Of course, I did stay in New York for 8 months and quickly learning the ins and outs of the subway system, the bounteous salad bars at the corner grocer and a neat little pub on the Upper East Side that sold Rolling Rock beer for a buck. I also found that there is nothing like a sunny Saturday afternoon in Central Park and that “Suggested Admission” means exactly that (thereafter I paid 50¢ each for numerous evening and weekend visits to the Met).
I brought my husband-to-be to New York a few times. He enjoyed all my old stompin’ grounds (especially that little tavern on Bleeker Street) as much as I and even took in a jog around the Reservoir. This weekend will mark the first time I bring my three children to New York City with me. I’m bound and determined to show them not just the touristy Times Square and Empire State Building New York, but some of the real pleasure of this extraordinary metropolis.
So start spreading the news, we’re leaving on Friday!
I’ve rented [what I hope will be] a cute two-bedroom apartment on West 58th near the Park for 5 nights. I’ve got Yankee tickets in one hand and “New York City with Kids” guidebook in the other. I have a tentative itinerary set up that includes some old favourites (like the American Museum of Natural History, Rockefeller Center and the Bronx Zoo) but some interesting side trips I hope the kids will appreciate (St John the Devine Cathedral, the Lower East Side Tenement Museum, Statue Stalking in Central Park). I think I even still have an old subway token kicking around (Oh, that’s right! They don’t take tokens anymore). Should we warn someone that we’re coming?
What’s the silver bullet for me?!
I was reading the newspaper over coffee this morning and – there – on page A4 of the Ottawa Citizen – is MY ARTICLE! Well, okay, not my article exactly, but certainly very similar to one I wrote recently. Shannon Proudfoot (nope, don’t know her) wrote an article on the “silver bullet for raising happy and health kids”. If you haven’t already read it, take a look at my post from a couple of weeks ago called Your daily investment advice: Have dinner with your family at http://dustbunnychronicles.wordpress.com/2009/04/27/your-daily-investment-advicehave-dinner-with-your-family/. I pitched this to several magazines and got rejected. Yes I know, boo hoo. I’ve also been trying to find Canadian content for this article for months and I guess Shannon beat me to the dinner table. Dare to compare and let me know what you think! Maybe that’s the silver bullet though. I need to look for the Canuck Connection in everything and then pitch it. Yet the idea was inspired by American based research, so why not give the credit where it is due? Obviously it was necessary to ensure the same research held true on the Canadian population. Apparently, it does. Here’s Shannon’s article: http://www.montrealgazette.com/Health/Want+your+children+happy+healthy+Have+supper+with+them/1583604/story.html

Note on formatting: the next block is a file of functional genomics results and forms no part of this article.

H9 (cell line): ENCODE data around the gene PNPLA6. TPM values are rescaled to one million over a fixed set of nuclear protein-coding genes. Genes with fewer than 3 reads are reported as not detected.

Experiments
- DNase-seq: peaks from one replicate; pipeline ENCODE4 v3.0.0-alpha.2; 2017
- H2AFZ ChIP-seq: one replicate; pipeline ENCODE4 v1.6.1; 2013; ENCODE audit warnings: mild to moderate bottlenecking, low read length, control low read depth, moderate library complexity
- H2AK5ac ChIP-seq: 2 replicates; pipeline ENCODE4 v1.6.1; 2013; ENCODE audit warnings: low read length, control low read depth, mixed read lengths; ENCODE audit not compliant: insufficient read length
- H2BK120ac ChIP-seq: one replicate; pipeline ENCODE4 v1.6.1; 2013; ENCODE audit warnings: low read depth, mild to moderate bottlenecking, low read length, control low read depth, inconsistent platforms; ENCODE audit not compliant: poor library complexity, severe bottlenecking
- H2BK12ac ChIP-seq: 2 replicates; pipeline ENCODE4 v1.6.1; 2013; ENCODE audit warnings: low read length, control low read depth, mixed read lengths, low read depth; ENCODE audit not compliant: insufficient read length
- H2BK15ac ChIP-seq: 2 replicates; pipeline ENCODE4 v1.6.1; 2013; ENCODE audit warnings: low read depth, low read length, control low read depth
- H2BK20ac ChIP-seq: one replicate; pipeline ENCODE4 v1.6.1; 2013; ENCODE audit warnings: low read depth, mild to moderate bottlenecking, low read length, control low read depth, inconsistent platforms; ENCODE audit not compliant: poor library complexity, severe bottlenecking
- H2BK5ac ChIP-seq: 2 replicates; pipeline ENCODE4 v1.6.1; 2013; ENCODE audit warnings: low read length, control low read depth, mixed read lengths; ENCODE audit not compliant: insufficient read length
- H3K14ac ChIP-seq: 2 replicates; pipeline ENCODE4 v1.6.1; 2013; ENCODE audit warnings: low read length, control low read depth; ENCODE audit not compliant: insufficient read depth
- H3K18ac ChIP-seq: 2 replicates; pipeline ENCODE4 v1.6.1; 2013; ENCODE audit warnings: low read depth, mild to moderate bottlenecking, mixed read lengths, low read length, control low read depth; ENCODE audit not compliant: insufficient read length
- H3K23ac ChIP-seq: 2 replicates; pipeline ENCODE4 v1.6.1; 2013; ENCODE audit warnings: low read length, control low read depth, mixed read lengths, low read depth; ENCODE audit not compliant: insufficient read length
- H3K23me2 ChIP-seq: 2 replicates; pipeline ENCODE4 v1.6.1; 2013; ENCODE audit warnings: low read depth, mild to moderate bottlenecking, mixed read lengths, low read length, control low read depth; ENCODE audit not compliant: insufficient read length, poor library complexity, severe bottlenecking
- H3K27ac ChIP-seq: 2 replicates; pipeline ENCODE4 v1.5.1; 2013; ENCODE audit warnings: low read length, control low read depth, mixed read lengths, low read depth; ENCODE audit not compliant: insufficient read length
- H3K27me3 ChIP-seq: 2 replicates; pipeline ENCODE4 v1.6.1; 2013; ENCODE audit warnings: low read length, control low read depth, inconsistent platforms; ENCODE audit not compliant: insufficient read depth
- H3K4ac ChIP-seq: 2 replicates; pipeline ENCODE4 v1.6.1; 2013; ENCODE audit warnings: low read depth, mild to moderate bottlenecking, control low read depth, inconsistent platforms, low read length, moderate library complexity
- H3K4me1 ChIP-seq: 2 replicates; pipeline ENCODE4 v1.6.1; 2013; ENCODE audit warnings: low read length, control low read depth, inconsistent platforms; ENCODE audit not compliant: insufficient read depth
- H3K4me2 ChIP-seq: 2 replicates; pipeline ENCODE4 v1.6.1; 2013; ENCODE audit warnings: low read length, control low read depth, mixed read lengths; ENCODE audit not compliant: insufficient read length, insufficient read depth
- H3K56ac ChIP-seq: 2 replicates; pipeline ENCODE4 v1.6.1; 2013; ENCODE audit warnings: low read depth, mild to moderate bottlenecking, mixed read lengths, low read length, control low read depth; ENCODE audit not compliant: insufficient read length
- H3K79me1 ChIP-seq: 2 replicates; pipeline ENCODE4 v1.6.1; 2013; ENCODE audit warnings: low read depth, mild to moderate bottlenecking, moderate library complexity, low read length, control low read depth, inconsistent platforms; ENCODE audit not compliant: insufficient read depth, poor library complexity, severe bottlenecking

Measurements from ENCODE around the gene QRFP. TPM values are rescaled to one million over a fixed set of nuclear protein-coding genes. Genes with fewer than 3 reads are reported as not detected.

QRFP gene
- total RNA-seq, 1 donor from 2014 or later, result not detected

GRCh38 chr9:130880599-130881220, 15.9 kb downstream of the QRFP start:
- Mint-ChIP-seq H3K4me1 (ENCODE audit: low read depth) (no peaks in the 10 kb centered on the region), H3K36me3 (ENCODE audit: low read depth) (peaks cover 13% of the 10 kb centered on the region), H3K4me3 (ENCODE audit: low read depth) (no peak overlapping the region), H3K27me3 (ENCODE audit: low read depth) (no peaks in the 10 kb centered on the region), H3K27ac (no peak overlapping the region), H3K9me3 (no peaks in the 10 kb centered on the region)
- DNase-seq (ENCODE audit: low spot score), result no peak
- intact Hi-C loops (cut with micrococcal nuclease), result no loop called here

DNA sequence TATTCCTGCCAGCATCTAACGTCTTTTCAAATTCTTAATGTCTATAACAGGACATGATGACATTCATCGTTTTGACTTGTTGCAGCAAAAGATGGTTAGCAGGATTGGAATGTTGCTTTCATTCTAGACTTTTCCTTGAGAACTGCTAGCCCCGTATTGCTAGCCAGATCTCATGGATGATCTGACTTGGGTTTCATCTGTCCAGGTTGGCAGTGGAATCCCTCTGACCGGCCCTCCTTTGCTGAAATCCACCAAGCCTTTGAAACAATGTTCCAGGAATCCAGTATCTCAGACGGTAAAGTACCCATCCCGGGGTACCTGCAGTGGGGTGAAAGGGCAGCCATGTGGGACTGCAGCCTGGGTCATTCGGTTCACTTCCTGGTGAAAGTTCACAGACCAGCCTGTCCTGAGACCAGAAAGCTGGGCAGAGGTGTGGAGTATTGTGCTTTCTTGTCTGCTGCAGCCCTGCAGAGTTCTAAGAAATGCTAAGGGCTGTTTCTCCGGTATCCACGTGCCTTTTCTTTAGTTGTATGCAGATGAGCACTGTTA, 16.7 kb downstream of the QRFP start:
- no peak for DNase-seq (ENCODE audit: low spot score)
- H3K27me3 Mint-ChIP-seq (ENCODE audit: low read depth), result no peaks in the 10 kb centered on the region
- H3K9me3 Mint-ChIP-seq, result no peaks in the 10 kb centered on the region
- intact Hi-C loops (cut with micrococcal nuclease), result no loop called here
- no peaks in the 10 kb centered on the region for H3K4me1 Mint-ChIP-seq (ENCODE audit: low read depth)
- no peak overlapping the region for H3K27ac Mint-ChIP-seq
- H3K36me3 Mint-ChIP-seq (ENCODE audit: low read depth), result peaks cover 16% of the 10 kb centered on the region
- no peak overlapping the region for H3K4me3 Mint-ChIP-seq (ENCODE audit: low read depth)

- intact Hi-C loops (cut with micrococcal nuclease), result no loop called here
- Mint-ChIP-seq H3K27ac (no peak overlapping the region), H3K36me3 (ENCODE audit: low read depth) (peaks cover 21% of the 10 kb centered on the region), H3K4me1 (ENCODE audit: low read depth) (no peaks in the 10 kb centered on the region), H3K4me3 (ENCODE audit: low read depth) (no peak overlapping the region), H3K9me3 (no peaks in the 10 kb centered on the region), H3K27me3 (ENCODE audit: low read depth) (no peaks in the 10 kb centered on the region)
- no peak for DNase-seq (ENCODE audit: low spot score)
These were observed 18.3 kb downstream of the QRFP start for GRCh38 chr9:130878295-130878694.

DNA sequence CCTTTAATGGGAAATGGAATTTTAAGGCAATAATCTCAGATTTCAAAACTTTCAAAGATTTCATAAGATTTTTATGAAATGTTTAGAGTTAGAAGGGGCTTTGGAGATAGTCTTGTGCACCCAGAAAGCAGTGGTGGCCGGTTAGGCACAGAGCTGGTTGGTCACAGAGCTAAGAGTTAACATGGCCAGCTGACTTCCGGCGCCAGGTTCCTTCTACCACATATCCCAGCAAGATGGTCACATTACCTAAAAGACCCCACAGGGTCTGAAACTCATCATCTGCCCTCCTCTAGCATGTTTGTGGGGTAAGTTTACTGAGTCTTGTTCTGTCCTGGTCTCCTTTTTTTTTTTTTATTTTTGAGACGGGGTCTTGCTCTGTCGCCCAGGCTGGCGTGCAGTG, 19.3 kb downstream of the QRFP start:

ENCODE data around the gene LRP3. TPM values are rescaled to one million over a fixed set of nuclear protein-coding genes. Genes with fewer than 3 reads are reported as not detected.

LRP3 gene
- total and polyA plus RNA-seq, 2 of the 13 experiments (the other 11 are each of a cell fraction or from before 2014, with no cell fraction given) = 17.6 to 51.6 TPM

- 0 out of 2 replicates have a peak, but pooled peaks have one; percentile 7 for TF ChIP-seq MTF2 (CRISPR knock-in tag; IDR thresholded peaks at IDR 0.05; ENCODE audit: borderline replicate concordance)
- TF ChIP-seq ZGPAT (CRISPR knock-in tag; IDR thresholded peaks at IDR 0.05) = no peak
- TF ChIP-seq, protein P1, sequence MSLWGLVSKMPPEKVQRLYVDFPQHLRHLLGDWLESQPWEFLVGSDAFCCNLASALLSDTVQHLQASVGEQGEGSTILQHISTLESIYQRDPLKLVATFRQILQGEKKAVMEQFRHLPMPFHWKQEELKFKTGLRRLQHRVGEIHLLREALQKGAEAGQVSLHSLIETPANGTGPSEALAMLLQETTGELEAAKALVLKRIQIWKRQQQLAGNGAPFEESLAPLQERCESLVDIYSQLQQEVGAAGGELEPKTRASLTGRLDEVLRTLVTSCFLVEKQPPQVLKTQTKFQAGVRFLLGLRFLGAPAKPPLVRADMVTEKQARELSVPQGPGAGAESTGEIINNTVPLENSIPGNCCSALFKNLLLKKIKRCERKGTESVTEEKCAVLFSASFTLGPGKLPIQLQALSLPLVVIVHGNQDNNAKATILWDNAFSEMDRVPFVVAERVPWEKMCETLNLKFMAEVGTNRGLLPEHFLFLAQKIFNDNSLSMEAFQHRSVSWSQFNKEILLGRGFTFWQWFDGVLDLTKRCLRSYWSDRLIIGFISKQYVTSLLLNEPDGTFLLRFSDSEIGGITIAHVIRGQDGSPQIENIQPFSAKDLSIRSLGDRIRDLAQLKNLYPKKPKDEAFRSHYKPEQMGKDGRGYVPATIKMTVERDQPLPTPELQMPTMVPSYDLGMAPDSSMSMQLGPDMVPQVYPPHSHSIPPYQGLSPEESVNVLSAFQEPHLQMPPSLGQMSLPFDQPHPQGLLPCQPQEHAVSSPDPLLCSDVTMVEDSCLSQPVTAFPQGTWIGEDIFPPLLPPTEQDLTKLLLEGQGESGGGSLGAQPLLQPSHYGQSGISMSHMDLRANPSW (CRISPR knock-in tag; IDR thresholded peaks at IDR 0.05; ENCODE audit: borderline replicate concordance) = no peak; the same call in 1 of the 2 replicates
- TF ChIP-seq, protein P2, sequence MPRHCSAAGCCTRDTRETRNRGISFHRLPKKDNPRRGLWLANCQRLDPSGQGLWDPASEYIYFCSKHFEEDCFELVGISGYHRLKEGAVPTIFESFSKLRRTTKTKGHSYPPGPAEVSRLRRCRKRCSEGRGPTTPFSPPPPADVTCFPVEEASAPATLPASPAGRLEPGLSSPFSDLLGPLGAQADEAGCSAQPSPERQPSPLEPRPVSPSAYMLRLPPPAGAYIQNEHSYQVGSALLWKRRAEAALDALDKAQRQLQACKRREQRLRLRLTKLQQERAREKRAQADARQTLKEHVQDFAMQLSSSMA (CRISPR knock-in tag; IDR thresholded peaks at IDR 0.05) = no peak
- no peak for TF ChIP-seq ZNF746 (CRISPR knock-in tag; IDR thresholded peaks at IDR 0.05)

I guess I shouldn’t be so surprised. The OECD, the Organization for Economic Cooperation and Development, is an organization in Paris that determines the impact of government policies on societal habits. I read a article today which summarizes one of their reports. Not sure how they did this but the global sample size was actually pretty substantial. They found that Canadians spend an average of 70 minutes a day eating and drinking. However, 30% of Canadians have a body mass index (BMI) of over 30 (that’s bad by the way). Compare this to the French, who spend an average of almost 140 minutes a day eating and drinking while only 10.5% of their population have a BMI greater than 30. The eating and drinking time differential can be attributed to the length of time you spend in Paris waiting for a server to actually notice you (and your frustrated gesturing will only make him ignore you longer). I just can’t quite figure out why the French are skinnier. With all their café au laits, croissants, vin rouge, frites and patisseries you would think their average BMI would topple the Eiffel Tower. Note to self: about time for a café au lait break, isn’t it?
But it made me think for a minute: how much time do I really spend eating and drinking per day (drive-thru and take-out dining in the car should probably not be considered). I figure I spend about 10 minutes tops at breakfast, maybe 20 minutes at lunch and I think I spend at least 30 minutes at the dinner table with my family (I know, I know – this really contradicts my previous post). So I’m certainly one bringing down the Canadian average. Note to self: fix that.
The report also measured the global differences in time spend on leisure activities (Norway takes the prize with 26.5% of their time spent leisurely on hobbies, games, TV viewing, computer, gardening, sports and socializing) and sleeping (where the French took the gâteau yet again with an average of 8 hours and 50 minutes of sleep per night).